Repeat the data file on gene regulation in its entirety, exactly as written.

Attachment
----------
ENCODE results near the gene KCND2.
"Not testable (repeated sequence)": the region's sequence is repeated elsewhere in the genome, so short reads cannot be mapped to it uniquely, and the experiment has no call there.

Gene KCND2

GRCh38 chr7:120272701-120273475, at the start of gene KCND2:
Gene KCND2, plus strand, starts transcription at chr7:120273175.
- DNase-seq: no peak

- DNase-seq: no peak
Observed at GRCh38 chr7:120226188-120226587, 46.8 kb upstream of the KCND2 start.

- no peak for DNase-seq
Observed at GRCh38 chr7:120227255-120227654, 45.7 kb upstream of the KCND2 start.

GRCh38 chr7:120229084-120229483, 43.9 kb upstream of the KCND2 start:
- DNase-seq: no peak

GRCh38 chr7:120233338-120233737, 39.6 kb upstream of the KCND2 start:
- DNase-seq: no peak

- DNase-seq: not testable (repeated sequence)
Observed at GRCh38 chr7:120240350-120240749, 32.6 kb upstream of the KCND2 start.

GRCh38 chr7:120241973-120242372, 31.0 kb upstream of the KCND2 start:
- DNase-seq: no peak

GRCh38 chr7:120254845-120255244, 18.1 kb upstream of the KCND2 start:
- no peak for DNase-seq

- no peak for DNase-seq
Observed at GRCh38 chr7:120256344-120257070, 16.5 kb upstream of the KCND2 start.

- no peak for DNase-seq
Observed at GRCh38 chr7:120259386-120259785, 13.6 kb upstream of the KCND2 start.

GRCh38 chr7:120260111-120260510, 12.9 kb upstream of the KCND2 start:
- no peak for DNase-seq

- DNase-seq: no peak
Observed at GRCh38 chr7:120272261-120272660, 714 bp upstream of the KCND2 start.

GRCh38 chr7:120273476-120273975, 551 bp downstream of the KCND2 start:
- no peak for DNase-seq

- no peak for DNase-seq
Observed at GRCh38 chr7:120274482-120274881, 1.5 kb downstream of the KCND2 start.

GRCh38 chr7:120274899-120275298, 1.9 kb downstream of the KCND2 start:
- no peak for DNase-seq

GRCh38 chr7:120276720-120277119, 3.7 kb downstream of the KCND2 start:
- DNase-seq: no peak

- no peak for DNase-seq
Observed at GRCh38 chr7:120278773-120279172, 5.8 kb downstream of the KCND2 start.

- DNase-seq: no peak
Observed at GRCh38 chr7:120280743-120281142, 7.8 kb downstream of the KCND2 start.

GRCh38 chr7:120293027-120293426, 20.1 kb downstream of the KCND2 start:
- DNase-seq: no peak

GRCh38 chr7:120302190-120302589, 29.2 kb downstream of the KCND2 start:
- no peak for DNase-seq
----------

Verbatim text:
ENCODE results near the gene KCND2.
"Not testable (repeated sequence)": the region's sequence is repeated elsewhere in the genome, so short reads cannot be mapped to it uniquely, and the experiment has no call there.

Gene KCND2

GRCh38 chr7:120272701-120273475, at the start of gene KCND2:
Gene KCND2, plus strand, starts transcription at chr7:120273175.
- DNase-seq: no peak

- DNase-seq: no peak
Observed at GRCh38 chr7:120226188-120226587, 46.8 kb upstream of the KCND2 start.

- no peak for DNase-seq
Observed at GRCh38 chr7:120227255-120227654, 45.7 kb upstream of the KCND2 start.

GRCh38 chr7:120229084-120229483, 43.9 kb upstream of the KCND2 start:
- DNase-seq: no peak

GRCh38 chr7:120233338-120233737, 39.6 kb upstream of the KCND2 start:
- DNase-seq: no peak

- DNase-seq: not testable (repeated sequence)
Observed at GRCh38 chr7:120240350-120240749, 32.6 kb upstream of the KCND2 start.

GRCh38 chr7:120241973-120242372, 31.0 kb upstream of the KCND2 start:
- DNase-seq: no peak

GRCh38 chr7:120254845-120255244, 18.1 kb upstream of the KCND2 start:
- no peak for DNase-seq

- no peak for DNase-seq
Observed at GRCh38 chr7:120256344-120257070, 16.5 kb upstream of the KCND2 start.

- no peak for DNase-seq
Observed at GRCh38 chr7:120259386-120259785, 13.6 kb upstream of the KCND2 start.

GRCh38 chr7:120260111-120260510, 12.9 kb upstream of the KCND2 start:
- no peak for DNase-seq

- DNase-seq: no peak
Observed at GRCh38 chr7:120272261-120272660, 714 bp upstream of the KCND2 start.

GRCh38 chr7:120273476-120273975, 551 bp downstream of the KCND2 start:
- no peak for DNase-seq

- no peak for DNase-seq
Observed at GRCh38 chr7:120274482-120274881, 1.5 kb downstream of the KCND2 start.

GRCh38 chr7:120274899-120275298, 1.9 kb downstream of the KCND2 start:
- no peak for DNase-seq

GRCh38 chr7:120276720-120277119, 3.7 kb downstream of the KCND2 start:
- DNase-seq: no peak

- no peak for DNase-seq
Observed at GRCh38 chr7:120278773-120279172, 5.8 kb downstream of the KCND2 start.

- DNase-seq: no peak
Observed at GRCh38 chr7:120280743-120281142, 7.8 kb downstream of the KCND2 start.

GRCh38 chr7:120293027-120293426, 20.1 kb downstream of the KCND2 start:
- DNase-seq: no peak

GRCh38 chr7:120302190-120302589, 29.2 kb downstream of the KCND2 start:
- no peak for DNase-seq